Monday, 25 January 2010

Water in Our World, a Thirst for Justice

Ellen Teague reports with Independent Catholic News: ‘Water in our World, a Thirst for Justice’ was the theme of the 2010 Arundel and Brighton diocesan justice and peace assembly, held on Saturday 23 January at the Christian Education Centre in Crawley. Around 150 participants, including diocesan bishop Kieran Conry and local MP Laura Moffatt, reflected upon water stress in many parts of the world and ways in which Catholics in Britain can respond. They were assisted by resource people from CAFOD, Progressio and the Columban Missionary Society and the day was chaired by Fr Kevin Dring of St. Joseph’s parish, Redhill, who once worked as a Fidei Donum priest in Peru.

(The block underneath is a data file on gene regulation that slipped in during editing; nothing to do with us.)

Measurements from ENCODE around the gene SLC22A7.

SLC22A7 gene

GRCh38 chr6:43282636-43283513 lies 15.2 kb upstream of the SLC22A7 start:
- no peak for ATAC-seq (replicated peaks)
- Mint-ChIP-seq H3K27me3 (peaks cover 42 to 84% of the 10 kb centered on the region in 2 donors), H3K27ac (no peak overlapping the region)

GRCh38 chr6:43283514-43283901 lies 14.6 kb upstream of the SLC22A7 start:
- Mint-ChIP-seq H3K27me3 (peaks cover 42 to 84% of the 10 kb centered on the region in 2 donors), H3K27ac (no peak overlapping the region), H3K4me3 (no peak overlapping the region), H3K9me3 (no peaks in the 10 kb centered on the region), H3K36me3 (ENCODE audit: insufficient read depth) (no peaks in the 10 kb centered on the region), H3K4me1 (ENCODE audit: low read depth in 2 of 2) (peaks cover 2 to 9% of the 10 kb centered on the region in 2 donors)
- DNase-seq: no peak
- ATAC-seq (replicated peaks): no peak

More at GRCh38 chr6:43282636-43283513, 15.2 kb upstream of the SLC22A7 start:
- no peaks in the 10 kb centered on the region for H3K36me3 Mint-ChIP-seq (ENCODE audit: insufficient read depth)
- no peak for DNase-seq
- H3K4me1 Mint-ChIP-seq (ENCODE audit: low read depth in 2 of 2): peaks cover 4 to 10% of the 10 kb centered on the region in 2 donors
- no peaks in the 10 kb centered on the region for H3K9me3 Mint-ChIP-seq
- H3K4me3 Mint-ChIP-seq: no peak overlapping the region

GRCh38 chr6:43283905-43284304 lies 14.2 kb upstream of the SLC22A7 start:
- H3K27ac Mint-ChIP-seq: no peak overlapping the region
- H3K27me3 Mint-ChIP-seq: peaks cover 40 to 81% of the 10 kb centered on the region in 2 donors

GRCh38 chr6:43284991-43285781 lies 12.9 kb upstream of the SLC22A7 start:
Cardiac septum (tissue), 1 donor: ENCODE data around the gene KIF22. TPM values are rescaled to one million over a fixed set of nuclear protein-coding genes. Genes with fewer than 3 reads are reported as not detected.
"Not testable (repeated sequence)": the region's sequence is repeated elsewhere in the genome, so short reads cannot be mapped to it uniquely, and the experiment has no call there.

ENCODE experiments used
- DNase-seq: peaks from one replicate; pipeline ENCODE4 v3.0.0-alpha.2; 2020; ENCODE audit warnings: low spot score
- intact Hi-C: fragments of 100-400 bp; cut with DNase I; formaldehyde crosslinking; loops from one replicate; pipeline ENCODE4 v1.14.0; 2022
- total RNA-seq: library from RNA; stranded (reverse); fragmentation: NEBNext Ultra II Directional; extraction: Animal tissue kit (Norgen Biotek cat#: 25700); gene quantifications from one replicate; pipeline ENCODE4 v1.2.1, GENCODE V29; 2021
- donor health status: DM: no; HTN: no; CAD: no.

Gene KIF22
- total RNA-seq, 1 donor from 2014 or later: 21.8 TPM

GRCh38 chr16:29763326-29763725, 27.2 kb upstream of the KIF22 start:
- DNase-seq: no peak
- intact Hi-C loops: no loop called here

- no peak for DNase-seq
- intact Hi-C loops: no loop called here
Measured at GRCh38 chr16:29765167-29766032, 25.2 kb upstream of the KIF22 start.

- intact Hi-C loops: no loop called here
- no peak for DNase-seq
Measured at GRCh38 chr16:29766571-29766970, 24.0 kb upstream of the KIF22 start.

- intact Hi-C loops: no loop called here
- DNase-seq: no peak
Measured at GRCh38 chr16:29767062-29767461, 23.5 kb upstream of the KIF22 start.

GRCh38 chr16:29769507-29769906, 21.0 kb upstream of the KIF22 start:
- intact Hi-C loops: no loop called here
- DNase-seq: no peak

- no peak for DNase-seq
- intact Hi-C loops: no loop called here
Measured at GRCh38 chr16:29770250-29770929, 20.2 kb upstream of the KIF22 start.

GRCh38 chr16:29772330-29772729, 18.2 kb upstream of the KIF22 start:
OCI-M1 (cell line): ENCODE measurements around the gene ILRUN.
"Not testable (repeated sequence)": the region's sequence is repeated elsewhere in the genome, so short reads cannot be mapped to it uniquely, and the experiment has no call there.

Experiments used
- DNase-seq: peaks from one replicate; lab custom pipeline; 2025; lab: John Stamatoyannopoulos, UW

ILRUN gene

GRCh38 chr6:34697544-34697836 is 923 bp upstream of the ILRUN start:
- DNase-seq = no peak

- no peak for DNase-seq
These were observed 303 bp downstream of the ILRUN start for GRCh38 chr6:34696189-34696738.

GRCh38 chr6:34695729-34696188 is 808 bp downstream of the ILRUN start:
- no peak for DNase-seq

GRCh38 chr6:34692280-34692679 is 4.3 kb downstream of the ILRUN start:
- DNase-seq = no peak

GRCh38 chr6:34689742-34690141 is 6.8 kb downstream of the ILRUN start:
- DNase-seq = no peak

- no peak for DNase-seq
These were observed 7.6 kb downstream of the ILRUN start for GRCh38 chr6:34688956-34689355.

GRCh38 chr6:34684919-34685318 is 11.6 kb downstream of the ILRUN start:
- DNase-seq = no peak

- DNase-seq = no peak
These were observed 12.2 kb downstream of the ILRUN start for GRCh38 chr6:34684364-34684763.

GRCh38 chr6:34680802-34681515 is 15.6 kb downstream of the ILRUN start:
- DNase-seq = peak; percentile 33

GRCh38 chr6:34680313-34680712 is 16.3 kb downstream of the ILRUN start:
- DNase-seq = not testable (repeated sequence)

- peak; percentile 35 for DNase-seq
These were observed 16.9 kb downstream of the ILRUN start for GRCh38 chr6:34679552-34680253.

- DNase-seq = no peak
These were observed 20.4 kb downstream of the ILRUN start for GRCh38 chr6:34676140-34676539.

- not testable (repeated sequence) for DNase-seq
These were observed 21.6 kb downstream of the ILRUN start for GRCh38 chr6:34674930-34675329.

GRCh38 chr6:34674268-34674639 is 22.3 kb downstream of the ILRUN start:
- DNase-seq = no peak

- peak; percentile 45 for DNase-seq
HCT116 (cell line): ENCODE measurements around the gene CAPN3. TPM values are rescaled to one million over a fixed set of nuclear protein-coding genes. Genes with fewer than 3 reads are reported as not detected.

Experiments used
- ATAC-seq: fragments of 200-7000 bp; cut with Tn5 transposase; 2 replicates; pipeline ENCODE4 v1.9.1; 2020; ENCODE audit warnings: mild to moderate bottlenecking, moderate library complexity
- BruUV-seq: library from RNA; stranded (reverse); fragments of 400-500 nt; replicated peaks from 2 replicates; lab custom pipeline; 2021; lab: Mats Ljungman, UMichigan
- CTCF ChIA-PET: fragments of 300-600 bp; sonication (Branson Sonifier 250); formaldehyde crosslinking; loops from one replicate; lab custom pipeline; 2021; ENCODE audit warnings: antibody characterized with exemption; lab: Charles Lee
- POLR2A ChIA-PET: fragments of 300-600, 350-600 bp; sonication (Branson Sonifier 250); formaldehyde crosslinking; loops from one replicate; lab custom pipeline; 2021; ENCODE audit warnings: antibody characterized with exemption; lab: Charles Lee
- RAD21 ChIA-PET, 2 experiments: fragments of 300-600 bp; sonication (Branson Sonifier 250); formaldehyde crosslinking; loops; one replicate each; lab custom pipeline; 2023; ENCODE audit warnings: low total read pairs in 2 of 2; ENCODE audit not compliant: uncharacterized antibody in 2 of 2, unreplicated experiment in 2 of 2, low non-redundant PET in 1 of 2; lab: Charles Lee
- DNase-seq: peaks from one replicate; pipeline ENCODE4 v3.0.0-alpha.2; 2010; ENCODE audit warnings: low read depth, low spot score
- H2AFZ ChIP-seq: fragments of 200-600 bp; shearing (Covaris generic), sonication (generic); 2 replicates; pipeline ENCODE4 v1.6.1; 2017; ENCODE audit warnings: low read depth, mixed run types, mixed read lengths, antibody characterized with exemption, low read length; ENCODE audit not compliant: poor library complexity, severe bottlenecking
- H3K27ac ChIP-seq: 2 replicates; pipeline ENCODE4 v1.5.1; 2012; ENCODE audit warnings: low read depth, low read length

Fr Seán McDonagh, a Columban priest and eco-theologian, who worked with indigenous people in the Philippines for more than 20 years, highlighted the link between climate change and water shortage. Four million people in the world depend on meltwater from glaciers and as these glaciers melt there will be less water. He urged participants to move on from the disappointments of the December UN Copenhagen Conference on climate change and continue lobbying for a global deal which will significantly bring down greenhouse gas emissions. Laura Moffatt MP, who was part of the British delegation in Copenhagen, agreed. “We don’t have the right to give up” she said, referring to the fact that the worst climate impacts will be on the poorest communities in the world’s poorest countries.